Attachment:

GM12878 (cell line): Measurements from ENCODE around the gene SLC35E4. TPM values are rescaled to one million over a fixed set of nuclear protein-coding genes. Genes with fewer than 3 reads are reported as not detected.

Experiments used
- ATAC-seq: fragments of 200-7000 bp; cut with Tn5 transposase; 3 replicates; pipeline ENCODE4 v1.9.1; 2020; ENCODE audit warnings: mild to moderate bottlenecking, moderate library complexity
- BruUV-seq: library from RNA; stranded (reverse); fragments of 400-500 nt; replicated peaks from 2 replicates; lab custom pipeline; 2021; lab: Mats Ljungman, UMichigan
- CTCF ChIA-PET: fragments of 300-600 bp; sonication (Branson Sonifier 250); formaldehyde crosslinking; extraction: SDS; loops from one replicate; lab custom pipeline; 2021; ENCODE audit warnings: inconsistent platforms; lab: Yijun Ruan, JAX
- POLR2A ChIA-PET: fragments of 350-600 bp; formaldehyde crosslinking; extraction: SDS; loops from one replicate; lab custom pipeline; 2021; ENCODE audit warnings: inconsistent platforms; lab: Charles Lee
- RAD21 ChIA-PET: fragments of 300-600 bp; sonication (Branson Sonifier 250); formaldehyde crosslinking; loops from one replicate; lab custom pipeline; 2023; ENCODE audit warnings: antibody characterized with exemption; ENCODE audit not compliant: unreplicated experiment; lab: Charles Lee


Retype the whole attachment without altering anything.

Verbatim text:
GM12878 (cell line): Measurements from ENCODE around the gene SLC35E4. TPM values are rescaled to one million over a fixed set of nuclear protein-coding genes. Genes with fewer than 3 reads are reported as not detected.

Experiments used
- ATAC-seq: fragments of 200-7000 bp; cut with Tn5 transposase; 3 replicates; pipeline ENCODE4 v1.9.1; 2020; ENCODE audit warnings: mild to moderate bottlenecking, moderate library complexity
- BruUV-seq: library from RNA; stranded (reverse); fragments of 400-500 nt; replicated peaks from 2 replicates; lab custom pipeline; 2021; lab: Mats Ljungman, UMichigan
- CTCF ChIA-PET: fragments of 300-600 bp; sonication (Branson Sonifier 250); formaldehyde crosslinking; extraction: SDS; loops from one replicate; lab custom pipeline; 2021; ENCODE audit warnings: inconsistent platforms; lab: Yijun Ruan, JAX
- POLR2A ChIA-PET: fragments of 350-600 bp; formaldehyde crosslinking; extraction: SDS; loops from one replicate; lab custom pipeline; 2021; ENCODE audit warnings: inconsistent platforms; lab: Charles Lee
- RAD21 ChIA-PET: fragments of 300-600 bp; sonication (Branson Sonifier 250); formaldehyde crosslinking; loops from one replicate; lab custom pipeline; 2023; ENCODE audit warnings: antibody characterized with exemption; ENCODE audit not compliant: unreplicated experiment; lab: Charles Lee